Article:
In Updates from Jo, Newsletters, The People's Blog

On Thursday June 29, the U.S. Supreme Court ruled that race-conscious admissions programs at Harvard and the University of North Carolina (UNC) are unconstitutional in violation of the Equal Protection Clause of the Fourteenth Amendment. The ruling in the UNC case was 6-3 along ideological lines; The Harvard case was 6-2 with Justice Ketanji Brown Jackson recusing herself.

The majority opinion written by Chief Justice John G. Roberts, Jr. states that the two programs “involve racial stereotyping” and “unavoidably employ race in a negative manner.”

Both universities previously won in federal trial courts and the lower court decision in the Harvard case was affirmed by a federal appeals court.

The Supreme Court’s ruling is expected to lower the number of Black and Latino students at undergraduate institutions, medical schools, law schools, and other professional degree programs. Notably, a footnote in the majority opinion states that this ban on considering race in admissions does not apply to military academies. The decision also has effects beyond colleges and universities as it could cause employers to rethink how they consider race in their hiring process. NPR also noted that this decision has repercussions at selective primary and secondary schools like Boston Latin.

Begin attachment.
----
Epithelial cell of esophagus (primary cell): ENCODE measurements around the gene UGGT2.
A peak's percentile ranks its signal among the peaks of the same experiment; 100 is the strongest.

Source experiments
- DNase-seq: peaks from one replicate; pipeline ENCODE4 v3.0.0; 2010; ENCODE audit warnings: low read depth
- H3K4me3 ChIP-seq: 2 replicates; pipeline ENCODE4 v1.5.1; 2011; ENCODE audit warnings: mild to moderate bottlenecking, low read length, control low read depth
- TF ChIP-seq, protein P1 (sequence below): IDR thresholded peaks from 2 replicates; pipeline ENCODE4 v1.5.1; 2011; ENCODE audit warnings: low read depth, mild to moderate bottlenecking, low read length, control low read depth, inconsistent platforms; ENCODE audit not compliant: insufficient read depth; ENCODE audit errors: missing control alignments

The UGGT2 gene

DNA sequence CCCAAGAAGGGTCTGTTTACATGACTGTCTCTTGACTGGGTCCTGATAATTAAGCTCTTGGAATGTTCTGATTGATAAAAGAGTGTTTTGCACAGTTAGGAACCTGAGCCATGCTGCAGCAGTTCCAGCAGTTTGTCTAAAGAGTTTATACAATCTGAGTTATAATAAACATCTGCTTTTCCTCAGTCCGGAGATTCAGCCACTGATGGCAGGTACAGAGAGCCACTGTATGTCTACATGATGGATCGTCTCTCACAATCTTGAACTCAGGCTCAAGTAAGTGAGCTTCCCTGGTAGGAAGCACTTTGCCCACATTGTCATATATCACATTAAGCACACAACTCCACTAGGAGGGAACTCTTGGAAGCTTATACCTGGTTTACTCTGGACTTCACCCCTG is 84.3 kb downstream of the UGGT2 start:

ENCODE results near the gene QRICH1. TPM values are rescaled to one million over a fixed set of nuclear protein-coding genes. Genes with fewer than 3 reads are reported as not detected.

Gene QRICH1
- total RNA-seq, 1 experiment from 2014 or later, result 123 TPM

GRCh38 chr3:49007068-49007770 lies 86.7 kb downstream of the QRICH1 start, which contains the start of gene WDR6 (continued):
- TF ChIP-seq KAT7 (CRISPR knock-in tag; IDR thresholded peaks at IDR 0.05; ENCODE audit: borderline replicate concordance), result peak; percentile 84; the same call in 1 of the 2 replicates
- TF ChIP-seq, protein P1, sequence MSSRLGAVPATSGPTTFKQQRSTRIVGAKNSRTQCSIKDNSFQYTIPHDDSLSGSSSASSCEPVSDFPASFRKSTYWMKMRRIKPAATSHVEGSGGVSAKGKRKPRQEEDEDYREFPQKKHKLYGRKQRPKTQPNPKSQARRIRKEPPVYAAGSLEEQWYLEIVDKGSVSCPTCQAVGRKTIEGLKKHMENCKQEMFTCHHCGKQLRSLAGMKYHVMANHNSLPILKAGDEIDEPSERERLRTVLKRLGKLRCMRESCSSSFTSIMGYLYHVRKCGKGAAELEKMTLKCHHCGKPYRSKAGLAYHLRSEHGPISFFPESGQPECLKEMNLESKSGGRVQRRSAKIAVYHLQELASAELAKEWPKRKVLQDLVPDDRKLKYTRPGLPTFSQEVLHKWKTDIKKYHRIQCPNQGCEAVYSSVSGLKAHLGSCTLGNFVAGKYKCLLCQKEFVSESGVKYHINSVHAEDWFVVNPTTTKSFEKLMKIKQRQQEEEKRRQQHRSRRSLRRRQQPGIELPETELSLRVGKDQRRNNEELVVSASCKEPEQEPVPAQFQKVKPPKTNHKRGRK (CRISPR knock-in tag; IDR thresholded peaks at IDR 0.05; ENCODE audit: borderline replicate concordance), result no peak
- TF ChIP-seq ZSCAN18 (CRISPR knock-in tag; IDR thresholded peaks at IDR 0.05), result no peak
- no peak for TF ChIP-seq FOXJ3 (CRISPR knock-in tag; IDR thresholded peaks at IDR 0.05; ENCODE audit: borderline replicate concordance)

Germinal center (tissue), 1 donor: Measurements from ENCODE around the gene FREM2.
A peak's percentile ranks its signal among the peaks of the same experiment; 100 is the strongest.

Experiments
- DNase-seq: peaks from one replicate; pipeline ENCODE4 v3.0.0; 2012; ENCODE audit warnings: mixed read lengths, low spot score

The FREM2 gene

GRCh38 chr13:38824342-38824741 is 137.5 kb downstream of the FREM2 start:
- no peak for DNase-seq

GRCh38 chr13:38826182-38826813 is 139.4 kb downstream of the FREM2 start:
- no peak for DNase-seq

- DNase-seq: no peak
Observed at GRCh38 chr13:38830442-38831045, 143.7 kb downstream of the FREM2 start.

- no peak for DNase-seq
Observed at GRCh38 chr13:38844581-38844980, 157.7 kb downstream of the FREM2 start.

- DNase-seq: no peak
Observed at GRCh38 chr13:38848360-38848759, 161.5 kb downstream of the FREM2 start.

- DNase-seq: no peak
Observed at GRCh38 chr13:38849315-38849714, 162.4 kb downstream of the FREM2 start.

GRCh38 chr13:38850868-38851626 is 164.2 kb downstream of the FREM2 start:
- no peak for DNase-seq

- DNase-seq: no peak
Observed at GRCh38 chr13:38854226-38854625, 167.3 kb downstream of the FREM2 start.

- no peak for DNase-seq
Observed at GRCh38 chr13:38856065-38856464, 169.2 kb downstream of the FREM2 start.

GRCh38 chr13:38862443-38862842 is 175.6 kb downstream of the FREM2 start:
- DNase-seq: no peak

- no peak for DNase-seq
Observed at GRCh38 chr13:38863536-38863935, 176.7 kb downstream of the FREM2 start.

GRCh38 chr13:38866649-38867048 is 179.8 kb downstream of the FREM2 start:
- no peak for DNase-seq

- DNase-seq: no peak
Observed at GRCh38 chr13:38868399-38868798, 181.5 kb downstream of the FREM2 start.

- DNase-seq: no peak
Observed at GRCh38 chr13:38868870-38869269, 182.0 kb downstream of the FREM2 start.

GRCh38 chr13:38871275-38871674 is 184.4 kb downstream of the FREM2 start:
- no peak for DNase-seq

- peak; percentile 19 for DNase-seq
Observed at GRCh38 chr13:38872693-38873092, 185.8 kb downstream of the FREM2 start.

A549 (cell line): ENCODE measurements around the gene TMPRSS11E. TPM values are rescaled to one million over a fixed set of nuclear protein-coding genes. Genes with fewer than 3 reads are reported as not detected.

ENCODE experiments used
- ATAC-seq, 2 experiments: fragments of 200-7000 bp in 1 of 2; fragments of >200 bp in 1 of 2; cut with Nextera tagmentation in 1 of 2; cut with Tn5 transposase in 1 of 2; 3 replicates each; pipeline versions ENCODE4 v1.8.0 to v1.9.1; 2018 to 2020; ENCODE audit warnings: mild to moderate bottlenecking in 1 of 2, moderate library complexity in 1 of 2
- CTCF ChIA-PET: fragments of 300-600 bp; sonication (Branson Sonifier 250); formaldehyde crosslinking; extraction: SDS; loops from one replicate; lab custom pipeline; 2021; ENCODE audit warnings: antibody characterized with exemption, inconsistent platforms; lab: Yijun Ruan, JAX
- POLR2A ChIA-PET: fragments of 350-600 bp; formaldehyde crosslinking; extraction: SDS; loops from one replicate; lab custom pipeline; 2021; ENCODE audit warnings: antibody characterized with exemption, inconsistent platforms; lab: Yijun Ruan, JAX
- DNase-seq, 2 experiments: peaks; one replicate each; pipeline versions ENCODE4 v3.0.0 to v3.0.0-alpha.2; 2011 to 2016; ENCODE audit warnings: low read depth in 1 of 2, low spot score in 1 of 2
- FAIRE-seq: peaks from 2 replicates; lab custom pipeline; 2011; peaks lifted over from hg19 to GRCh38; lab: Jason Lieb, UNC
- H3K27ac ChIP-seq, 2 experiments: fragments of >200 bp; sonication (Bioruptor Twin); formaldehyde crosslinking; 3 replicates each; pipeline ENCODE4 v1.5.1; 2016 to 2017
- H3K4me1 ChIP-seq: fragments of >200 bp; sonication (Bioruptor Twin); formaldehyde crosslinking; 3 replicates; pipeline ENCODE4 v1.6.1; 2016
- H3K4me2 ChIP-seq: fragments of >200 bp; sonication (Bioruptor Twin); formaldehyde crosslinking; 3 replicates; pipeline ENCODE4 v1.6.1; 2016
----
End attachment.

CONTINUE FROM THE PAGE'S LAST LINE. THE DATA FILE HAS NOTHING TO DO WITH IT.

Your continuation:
I am proud to have joined the Senate President and Senator Jason Lewis in signing on to a statement from the Healey/Driscoll Administration. (The statement and full list of signers is here:

As a Commonwealth, Massachusetts has always valued access to higher education as a key tool to advance opportunity for all. Education can help close the aching racial wealth gap, dramatically improve health outcomes, and open up myriad doors to opportunity and equitable economic growth. This misguided Supreme Court decision threatens to turn back the clock on decades of progress. Thankfully, Massachusetts will not yield.

At this moment – perhaps more than ever before – I am heartened by the Senate’s generational investment in public higher education in the fiscal year 2024 budget and the work ahead to make community college free.

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